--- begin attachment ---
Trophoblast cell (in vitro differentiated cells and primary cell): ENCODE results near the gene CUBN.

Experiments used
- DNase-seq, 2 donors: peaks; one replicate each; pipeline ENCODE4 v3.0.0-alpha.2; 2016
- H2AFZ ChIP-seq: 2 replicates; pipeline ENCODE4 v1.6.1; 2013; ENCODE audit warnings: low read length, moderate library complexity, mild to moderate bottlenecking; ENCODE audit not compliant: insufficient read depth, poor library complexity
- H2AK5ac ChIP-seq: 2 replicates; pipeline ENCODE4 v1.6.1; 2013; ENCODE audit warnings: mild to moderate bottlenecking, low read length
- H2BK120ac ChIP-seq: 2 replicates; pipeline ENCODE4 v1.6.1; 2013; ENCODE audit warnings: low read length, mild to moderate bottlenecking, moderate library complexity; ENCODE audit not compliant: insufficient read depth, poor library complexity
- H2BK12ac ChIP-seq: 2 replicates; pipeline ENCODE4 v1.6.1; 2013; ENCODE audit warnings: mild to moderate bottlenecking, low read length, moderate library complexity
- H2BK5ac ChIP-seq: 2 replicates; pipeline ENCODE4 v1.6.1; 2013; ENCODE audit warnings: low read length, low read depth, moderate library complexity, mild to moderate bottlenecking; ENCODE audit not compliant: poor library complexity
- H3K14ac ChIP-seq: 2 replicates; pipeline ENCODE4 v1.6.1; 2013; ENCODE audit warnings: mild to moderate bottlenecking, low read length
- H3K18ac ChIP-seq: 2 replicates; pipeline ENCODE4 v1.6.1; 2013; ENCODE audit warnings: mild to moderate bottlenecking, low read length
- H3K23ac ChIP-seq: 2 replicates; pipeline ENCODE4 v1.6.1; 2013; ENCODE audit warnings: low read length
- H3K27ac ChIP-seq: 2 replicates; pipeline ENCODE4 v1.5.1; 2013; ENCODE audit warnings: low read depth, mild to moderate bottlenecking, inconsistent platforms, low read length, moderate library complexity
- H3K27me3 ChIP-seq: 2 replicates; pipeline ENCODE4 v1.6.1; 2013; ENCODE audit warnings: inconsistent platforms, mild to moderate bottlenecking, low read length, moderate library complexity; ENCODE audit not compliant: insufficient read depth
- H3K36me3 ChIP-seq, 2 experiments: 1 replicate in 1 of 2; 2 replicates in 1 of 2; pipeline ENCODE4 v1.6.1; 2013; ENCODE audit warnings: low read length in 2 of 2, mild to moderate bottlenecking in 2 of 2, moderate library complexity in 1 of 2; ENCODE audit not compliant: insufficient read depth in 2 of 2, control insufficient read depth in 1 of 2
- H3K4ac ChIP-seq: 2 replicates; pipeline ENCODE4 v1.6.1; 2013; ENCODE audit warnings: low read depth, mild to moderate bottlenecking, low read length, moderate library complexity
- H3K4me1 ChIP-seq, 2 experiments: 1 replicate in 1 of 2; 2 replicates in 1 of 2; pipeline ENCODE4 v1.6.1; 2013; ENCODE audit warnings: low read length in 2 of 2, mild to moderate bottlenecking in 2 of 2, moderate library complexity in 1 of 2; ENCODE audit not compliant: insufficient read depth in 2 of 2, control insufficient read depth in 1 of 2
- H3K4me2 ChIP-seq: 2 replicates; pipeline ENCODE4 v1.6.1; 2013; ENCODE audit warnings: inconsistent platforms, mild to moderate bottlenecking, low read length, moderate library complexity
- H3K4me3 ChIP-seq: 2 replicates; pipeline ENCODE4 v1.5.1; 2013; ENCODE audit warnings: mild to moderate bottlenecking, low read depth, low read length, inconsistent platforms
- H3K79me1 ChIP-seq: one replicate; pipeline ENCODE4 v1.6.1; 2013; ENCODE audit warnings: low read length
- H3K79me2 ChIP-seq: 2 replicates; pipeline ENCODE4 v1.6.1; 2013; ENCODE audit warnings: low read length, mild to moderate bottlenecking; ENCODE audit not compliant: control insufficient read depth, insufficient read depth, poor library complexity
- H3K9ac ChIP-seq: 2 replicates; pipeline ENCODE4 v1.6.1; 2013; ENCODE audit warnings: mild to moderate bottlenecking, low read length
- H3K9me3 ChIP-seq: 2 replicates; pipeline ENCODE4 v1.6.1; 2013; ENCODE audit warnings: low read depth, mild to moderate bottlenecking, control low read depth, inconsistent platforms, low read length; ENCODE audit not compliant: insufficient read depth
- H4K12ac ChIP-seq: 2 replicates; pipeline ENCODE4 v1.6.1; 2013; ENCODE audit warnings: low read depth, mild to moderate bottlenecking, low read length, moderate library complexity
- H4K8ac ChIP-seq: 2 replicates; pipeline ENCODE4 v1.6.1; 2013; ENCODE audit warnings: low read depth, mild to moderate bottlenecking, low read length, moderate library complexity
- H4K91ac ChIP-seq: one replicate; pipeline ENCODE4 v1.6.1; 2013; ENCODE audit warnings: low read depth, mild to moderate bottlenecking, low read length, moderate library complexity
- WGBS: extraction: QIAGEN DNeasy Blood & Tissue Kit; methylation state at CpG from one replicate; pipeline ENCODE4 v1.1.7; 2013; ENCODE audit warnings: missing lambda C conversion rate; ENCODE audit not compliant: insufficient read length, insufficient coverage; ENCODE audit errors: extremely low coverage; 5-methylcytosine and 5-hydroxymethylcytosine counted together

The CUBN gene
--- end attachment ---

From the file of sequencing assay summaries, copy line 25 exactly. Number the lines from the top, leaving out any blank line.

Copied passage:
- H4K91ac ChIP-seq: one replicate; pipeline ENCODE4 v1.6.1; 2013; ENCODE audit warnings: low read depth, mild to moderate bottlenecking, low read length, moderate library complexity